War Games - Lido Giovacchini

April 1, 2014

Robert inhaled slowly as he flattened out his body on the hard ground.  Up above, the harsh sun beat down on him; the sun had always felt more brutal here in Afghanistan, certainly more brutal than Robert’s home in Cincinnati.  He tightened his grip around the hard plastic stock of his smart rifle, wiping the sweat from his brow with the other hand.  In his ear, his com radio buzzed dimly with his squad’s chatter as they formed a perimeter around the small village below.  

In a few minutes, they’d be in position to open the level for shooting.  Slowly, Robert reached around to pull up his small LED tablet, pressing his thumb against the sleek black screen; the targeting board glowed to life.  The tablet immediately slaved the rifle to its programming, streaming the gun’s scope to its screen, overlaying Robert’s hub stats and info across the telephoto image.  Robert settled the rifle for a long shot of the town square. Lots of open ground, lots of easy targets.

At the bottom of his screen, the tablet listed his time of service and number of confirmed kills in little red numbers— 27 confirmed kills over the last 6 months.  Before the smart rifles had become standard, that would’ve been an impressive number, but now, Robert was only third best in his squad.  A thick green meter ran just below his kill counter. That was Robert’s progress bar.  Every time he filled it, he’d advance another rank and open up more rewards for himself.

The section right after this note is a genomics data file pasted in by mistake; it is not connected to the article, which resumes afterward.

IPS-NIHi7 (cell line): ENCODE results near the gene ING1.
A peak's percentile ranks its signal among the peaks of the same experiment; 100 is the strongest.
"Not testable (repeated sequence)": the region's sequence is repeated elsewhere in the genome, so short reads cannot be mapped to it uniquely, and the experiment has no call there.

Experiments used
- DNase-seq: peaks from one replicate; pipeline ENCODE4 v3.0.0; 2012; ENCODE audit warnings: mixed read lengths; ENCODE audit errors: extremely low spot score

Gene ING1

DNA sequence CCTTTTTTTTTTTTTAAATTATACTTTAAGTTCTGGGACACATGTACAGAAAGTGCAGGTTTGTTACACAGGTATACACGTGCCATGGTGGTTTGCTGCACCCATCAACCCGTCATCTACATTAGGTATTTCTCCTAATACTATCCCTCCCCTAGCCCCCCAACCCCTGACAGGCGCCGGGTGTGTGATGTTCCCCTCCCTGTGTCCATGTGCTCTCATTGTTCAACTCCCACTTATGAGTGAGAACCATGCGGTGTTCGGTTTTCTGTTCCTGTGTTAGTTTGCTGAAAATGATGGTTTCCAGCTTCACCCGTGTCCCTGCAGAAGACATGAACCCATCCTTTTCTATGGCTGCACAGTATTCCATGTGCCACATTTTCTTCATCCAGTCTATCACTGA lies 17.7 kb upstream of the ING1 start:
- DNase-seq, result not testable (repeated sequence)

“Just 3 more,” he muttered to himself in anticipation as he swept his fingers across the screen, pulling up the rewards menu to survey his future options: incendiary rounds, extra R&R hours, iTunes gift card, and, of course, the big one: End of Active Service.

That was the military’s big promise now: a smart rifle for everyman, and, once you reached a high enough level, you got out.  An alert pinged on the side of Robert’s screen, summoning him back to the targeting menu.  His squad had all checked in to join the battle, each soldier listed in order of kill count on the right hand side of the screen.  

Davison on the East Ridge sat comfortably at the top of the list with 38 confirmed kills; he was gunning for his EOAS.  Robert wasn’t concerned with that, though. That was too far ahead for him. At the moment, he was fine just trying for one of the gift certificates.  

The voice of staff sergeant Alvarez squawked over the com system.

“Alright, team. Twenty-minute firing window. All targets valid, countdown in five...four…three…two…one…shoot!” 

Robert’s fingers moved with mechanical precision. He zoomed in for a tighter shot, tapping a figure to highlight them for targeting, waiting a few seconds to give the tablet time to align the gun.  Just as he was about to shoot, the display shifted to a closer zoom. 

This happened sometimes, when you tapped too hard on a target and the tablet thought you wanted to continue zooming.  As a result, the red counters got in the way of the sight, and you couldn’t see the kill with the gun in the way.  Rather than realign and waste time, Robert decided to take a chance and pull the trigger.

He held his breath for a few seconds after firing and watched the counter on the screen, till, sure enough: 28 kills.

His level bar increased.  

“Two more” he muttered.

Two more kills and that iTunes gift certificate was as good as his.  


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